In January 2019 it emerged that New Zealand houses were some of the least affordable in property price:income ratios. Auckland was the worst, sitting at 9:1, whilst Christchurch was 5.4:1. In other words all of ones after-tax income for nine straight years would be necessary to buy a property on a given day, never mind the fact that in those nine years, the value has most probably increased; that you have day to day living expenses.
In 2002, in Twizel in the Mackenzie Basin of the South Island, a house and the land it sits on would set you back N.Z$90,000. Now the average price in the Mackenzie District is about $543,000, pushed along by the development of new subdivisions around Twizel and the terrace overlooking Lake Ruataniwha.
For me to buy a house now, I would have had to not spent a single cent of my after-tax income since the start of 2013, and even then it would not buy me very much. Maybe 1/3 of that house in Twizel, which would still be another 12 years away from owning – in other words not able to call mine until 2032.
I propose a range of measures that I believe would help to reduce the pressure on the New Zealand housing market.
- Reduce migration to 25,000 per annum – in 2018 more than 97,000 people moved to New Zealand, a rate that that cannot be adequately planned for by councils, social service providers or central government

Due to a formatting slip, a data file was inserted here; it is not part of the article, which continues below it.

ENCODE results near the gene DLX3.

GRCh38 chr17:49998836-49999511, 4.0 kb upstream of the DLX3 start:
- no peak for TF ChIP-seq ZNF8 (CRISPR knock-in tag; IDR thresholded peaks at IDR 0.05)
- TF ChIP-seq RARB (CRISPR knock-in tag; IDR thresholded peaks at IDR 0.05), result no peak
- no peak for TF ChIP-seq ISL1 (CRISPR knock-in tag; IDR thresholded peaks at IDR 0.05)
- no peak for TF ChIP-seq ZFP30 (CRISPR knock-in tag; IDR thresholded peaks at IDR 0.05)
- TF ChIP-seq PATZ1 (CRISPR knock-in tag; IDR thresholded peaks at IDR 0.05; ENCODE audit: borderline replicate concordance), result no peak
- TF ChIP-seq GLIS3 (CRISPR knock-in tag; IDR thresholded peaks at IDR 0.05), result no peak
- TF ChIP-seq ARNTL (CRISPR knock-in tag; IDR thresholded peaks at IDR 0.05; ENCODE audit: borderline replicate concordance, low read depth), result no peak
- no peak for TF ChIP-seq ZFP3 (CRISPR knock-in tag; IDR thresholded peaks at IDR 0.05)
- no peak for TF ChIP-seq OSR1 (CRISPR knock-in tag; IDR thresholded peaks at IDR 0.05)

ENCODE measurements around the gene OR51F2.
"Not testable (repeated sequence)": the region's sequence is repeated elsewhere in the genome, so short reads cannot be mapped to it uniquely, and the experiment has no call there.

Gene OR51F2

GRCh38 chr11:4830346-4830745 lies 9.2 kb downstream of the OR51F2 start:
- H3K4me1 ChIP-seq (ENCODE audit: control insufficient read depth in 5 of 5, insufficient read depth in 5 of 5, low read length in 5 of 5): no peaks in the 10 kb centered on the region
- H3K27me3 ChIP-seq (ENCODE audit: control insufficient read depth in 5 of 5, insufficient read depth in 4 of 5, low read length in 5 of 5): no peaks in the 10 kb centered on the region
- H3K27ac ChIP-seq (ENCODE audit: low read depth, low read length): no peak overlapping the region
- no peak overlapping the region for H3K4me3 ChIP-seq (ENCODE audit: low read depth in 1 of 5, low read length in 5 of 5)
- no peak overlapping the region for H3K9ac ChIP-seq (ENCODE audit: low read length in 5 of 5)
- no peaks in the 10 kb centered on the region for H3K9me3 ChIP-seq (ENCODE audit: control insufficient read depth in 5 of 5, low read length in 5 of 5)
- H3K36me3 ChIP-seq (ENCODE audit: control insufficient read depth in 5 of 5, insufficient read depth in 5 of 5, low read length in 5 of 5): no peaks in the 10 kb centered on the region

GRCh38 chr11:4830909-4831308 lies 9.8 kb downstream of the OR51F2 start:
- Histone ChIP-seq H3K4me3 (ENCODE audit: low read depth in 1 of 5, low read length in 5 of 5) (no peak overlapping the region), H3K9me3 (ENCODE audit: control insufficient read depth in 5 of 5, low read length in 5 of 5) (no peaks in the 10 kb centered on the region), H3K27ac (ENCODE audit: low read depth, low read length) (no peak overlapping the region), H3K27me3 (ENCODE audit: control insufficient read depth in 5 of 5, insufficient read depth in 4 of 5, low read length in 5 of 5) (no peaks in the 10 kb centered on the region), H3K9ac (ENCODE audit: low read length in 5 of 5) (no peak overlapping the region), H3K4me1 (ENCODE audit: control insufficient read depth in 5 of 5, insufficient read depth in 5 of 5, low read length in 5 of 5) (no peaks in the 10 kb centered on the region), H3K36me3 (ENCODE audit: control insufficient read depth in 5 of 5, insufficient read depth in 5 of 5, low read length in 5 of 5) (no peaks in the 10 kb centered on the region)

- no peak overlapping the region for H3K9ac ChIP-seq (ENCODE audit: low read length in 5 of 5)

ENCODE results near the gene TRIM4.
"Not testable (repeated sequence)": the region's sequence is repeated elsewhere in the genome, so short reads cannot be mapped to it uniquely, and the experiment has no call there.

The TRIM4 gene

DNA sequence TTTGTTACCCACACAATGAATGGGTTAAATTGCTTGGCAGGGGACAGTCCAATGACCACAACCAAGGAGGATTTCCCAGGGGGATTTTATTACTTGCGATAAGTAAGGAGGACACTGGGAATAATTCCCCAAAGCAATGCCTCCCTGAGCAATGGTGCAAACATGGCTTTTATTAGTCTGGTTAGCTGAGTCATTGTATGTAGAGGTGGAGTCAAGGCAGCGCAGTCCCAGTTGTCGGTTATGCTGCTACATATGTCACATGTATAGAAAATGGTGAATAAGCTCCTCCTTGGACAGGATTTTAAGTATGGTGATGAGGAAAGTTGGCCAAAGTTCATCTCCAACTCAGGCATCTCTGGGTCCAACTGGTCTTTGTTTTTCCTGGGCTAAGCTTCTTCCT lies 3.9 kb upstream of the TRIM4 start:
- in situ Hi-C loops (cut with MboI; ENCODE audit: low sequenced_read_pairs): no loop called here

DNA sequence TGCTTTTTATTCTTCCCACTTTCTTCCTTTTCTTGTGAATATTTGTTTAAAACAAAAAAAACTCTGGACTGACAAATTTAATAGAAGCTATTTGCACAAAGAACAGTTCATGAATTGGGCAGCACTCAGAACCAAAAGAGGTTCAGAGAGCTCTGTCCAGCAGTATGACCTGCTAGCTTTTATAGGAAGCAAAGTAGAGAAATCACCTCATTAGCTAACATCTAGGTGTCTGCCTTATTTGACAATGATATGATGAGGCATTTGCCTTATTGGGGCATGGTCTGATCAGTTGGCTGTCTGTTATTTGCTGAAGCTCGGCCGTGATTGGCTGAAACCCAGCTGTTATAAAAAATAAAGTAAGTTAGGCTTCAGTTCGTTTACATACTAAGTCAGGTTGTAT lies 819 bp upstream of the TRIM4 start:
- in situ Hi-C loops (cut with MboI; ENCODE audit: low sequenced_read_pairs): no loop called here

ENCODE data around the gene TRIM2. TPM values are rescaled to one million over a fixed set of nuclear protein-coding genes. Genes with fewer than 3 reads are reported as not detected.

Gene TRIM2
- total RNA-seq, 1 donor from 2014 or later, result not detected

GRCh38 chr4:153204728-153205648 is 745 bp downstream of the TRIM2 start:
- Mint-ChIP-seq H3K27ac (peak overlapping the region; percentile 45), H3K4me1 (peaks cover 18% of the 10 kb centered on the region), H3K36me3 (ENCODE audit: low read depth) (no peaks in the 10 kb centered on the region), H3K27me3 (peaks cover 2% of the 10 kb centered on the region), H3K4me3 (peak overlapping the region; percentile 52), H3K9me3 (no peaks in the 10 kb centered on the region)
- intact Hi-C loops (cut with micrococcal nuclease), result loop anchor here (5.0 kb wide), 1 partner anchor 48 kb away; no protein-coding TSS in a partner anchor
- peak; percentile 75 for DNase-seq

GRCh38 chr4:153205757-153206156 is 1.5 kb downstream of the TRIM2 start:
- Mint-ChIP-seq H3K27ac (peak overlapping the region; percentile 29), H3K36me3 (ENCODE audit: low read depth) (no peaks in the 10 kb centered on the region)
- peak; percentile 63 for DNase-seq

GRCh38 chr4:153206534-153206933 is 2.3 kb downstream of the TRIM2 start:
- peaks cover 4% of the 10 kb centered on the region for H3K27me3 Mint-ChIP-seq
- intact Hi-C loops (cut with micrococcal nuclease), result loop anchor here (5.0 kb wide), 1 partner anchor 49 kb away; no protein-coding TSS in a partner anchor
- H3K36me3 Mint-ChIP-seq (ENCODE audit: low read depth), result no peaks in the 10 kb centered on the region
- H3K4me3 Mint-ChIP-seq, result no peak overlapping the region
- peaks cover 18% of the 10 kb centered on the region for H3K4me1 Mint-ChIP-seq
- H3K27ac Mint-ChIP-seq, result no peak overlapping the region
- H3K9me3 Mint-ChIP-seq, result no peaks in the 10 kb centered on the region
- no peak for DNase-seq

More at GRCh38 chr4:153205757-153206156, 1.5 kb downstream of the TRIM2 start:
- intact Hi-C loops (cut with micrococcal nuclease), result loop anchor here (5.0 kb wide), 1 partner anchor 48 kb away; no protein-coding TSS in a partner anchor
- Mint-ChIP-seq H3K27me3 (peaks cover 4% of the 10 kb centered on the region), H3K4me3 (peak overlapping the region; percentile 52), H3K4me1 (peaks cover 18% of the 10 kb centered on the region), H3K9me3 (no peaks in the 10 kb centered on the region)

- Give local councils the power to acquire properties that are abandoned and whose landlord is not living in New Zealand, and have them sold at their most recent valuation – in Christchurch for example this would enable the acquisition of the Addington sale yards
- Introduce a cap on the number of properties an individual can own, so that the market cannot be dominated by a few wealthy individuals or consortium’s
- End land banking
- Support tiny housing for those who want small houses with minimal floor area – not everyone wants to live in an average house and some tiny homes are quite stylish
However, I do not support the deregulatory approach that would be most likely adopted by the National Party. Every time this comes up, the methods are always the same:
- Get rid of or substantially downgrade the Resource Management Act – no argument that the Act is in need of reform, but that is not surprising when the Act doubles in length
- Remove the urban boundary limits, especially around Auckland that open up land to endless urban sprawl – are New Zealanders really that averse to living in apartments or in downsized properties
- Loosen controls on speculation and quick sales
Housing in New Zealand is sort of our social achilles heal. But it does not need to be that way and the faster New Zealand addresses housing, the healthier our society will become.